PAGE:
David Romness, MD
AND THE ART OF MEDICINEBy: Deborah Liv Johnson
You can’t surf in Minnesota, but you can canoe and fish and take long walks in the October air at dawn, breathing in a musky blend of black earth, leaves and frost. Ironically, native Minnesotan David Romness,MD, the new Chair of Eisenhower Medical Center’s Family Practice Department, received his first surfboard at the age of 50, after he and his family had moved to the desert. A gift from his sons in honor of their new lives in Southern California, Romness has taken his long board out and experienced some good, slamming waves at the beach, but he isn’t ready to give up alpine skiing (one of his great loves) or his day job. He figures he can enjoy them all. “Eisenhower is very committed to providing state-of-the-art care and committed to giving people in the valley the best care possible.”
Dr. Romness came to the valley with a commitment to practice good medicine. “My father was a physician in family practice, and my mother was a nurse. After doing a rotation in the ED [emergency department] as a medical student, I knew that was the path I wanted to take.Working in the emergency department gives me the ability to take care of people right away. And people here are so appreciative — especially the seniors. It’s very satisfying to practice here.”
Growing up in the land of ten thousand lakes, Romness spent as much time as possible outdoors — hunting, fishing and skiing. After his parents built a home in Vail, Colorado, they traveled there often to ski. As an undergraduate, Romness attended St. Olaf College in Northfield, Minnesota, which carries the distinction of harboring the world’s preeminent college choir. Romness sang tenor in the prestigious choir before moving on to medical school at the University of Minnesota. After practicing emergency medicine at Hennepin County Medical Center, Romness took a position on staff at North Memorial Center in Robinsdale, Minnesota, until his move to the desert, two-and-a- half years ago. “It’s important to let people know you care about them, and you’ll listen to them, along with relieving their pain.”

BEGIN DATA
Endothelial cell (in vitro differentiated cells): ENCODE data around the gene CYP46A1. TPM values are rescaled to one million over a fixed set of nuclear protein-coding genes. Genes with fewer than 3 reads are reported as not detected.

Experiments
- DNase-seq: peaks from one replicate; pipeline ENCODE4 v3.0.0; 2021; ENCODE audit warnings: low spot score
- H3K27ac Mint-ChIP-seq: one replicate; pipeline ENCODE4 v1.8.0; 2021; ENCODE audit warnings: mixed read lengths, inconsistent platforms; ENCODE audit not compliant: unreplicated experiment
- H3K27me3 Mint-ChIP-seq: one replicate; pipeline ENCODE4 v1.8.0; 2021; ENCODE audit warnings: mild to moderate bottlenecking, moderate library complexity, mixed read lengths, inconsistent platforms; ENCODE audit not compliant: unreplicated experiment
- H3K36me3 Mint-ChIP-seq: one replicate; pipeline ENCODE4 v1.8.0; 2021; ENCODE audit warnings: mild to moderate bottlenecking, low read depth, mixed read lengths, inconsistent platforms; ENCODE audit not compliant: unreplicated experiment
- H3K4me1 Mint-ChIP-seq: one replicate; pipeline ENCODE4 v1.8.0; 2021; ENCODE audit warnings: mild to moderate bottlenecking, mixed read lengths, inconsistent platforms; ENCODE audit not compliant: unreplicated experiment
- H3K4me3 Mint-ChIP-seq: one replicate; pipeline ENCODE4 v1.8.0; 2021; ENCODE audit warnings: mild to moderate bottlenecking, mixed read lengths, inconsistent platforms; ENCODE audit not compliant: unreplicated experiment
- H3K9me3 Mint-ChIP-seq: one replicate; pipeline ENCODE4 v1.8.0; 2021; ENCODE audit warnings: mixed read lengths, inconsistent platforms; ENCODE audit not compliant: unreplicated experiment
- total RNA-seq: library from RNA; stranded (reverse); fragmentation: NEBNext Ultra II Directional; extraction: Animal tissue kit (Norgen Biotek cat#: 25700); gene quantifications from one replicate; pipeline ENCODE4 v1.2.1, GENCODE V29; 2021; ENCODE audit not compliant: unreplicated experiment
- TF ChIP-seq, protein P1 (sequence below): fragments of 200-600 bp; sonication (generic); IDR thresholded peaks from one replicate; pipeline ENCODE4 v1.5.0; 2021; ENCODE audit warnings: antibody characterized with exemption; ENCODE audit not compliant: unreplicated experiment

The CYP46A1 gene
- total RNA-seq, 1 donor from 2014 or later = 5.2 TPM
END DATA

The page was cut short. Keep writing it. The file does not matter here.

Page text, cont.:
If you ask Dr. Romness why he moved to the desert in the first place, he will tell you that he, his wife Debby, and their 16-year-old son Cody, wanted to live closer to older sibling Tyler, who resides in Los Angeles. Basking in year-round sunshine doesn’t hurt either…and Romness has taken up the desert’s most popular pastime, golf. The fact that Romness truly enjoys his work at Eisenhower is a bonus.
“Eisenhower is very committed to providing state-of-the-art care and committed to giving people in the valley the best care possible. They have an administration that is willing to commit resources to various departments that need them, and they have a very strong fundraising program from valley residents. And, Eisenhower is the only nonprofit hospital in the valley.”
Patient care is a priority for Romness. “I believe in practicing the art of medicine, in addition to practicing the science of medicine. That means taking care of the individual, offering reassurance, holding someone’s hand, talking to the family. I like to ask them about their fears, in addition to finding out where their pain is. The emergency department isn’t just about ordering tests and making a diagnosis. It’s important to let people know you care about them, and you’ll listen to them, along with relieving their pain.”
Is there anything missing from Dr. Romness’ life? “Someday, when I have the time to commit to it, I’d like to sing in a choir again.”
We’ll be listening.